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Avoiding Dependency Injection’s Constructor Injection Hell by Using the Custom or Default Pattern

Dependency Injection makes the claim that a concrete implementation of an interface is going to change. The problem is that theory rarely meets reality. In reality, there usually exists one single concrete implementation of most interfaces. Usually there exists one Test implementation. Other than those two concrete interfaces, a second production implementation of an interface almost never exists. When there are multiple concrete implementations of an interface, it is usually in a plugin situation and is handled differently, using plugin loading technology. So we can exclude plugin scenarios, whether UI or other, and focus on day-to-day dependency injection.

In some projects, 100% of the objects have a single production implementation and a single test implementation. Other projects, you may see 90%/10%, but again, rarely are their multiple.

In other projects, you will find a second production concrete implementation, but it is replaces the previous implementation, not running alongside it.

So why are we not coding to the common case?

Construction Injection

Constructor Injection assumes a few things:

  1. Your class should not even instantiate without something injected into the constructor.
  2. Your class should not work without something injected in.
  3. Your class should have zero dependencies, except of standard types and simple POCO model classes.

It sounds great in theory, but in practice, it usually leads to constructor injection hell. If you are wondering what Constructor Injection hell is, have a look at this previous post: Constructor Injection Hell.

Property Injection Issues

Property Injection or Method injection are also assuming a few statements are true.

  1. Your class can be instantiated without something injected into the constructor.
  2. Your methods should throw exceptions if a required property has not yet been injected.
  3. Your class should have zero dependencies, except of standard types and simple POCO model classes.

Method Injection Issues

Method Injection or Method injection are also assuming a few statements are true.

  1. Your class can be instantiated without something injected into the constructor.
  2. Your methods should throw exceptions if a required property is not injected when the method is called.
  3. Your class should have zero dependencies, except of standard types and simple POCO model classes.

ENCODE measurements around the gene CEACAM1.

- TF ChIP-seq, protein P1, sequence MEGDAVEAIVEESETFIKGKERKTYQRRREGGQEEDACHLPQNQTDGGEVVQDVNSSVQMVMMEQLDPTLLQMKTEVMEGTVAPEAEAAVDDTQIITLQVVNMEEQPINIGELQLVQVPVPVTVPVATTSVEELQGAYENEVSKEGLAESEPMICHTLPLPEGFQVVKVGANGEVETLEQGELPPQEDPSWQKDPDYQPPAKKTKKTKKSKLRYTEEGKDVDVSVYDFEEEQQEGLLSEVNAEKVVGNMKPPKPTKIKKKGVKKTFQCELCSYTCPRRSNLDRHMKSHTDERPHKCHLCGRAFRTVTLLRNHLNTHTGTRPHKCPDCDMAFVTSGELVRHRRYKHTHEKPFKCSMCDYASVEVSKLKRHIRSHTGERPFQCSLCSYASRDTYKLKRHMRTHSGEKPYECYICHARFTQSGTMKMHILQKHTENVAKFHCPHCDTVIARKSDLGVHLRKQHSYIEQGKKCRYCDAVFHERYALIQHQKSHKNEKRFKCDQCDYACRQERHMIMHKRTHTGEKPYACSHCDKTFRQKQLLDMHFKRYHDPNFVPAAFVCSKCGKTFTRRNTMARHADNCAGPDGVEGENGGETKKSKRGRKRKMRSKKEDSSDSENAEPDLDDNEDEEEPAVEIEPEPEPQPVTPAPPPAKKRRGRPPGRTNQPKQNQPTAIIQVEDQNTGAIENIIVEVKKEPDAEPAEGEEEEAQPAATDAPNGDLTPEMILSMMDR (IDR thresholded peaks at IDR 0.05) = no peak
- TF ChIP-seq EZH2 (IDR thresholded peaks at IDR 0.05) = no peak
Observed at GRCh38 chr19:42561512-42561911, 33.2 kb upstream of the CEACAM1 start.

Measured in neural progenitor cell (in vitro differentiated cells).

Dependency Injection Problems

There are problems caused with Dependency Injection.

  1. Dependency Injection Hell
  2. Your code doesn’t work without an injected dependency
  3. You cannot test your code without an injected dependency.

Should You Stop Using Dependency Injection

So now that you’ve been educated on the truth that theory and reality never mix, and most of Dependency Injection is a waste of time, let me tell you: Keep doing it because you still will benefit from Dependency Injection.

Don’t stop doing it, but instead add to it a simple pattern. The Custom or Default pattern.

Custom or Default Pattern

This pattern is so simple that I cannot even find it mentioned in any list of software development patterns. It is so simple and obvious, that nobody talks about it. But let’s talk about it anyway.

Make everything have a default value/implementation. If a custom implementation is supplied use it, otherwise use the default.

It is a simple pattern where all the Dependency Injection rules are simplified into two:

  1. Your class should instantiate without something injected into the constructor.
  2. Your class and method should work without something injected in.
  3. Your class should have zero dependencies, except of standard types and simple POCO model classes or default implementations.

Notice the rules change. And these changes make your life so much easier.

What adding this pattern says is that it is OK to depend on a default implementation. Yes, please, support Dependency Injection, but don’t forget to provide a default implementation.

Constructor Injection with the Custom or Default Pattern

This pattern could be implemented with Constructor Injection.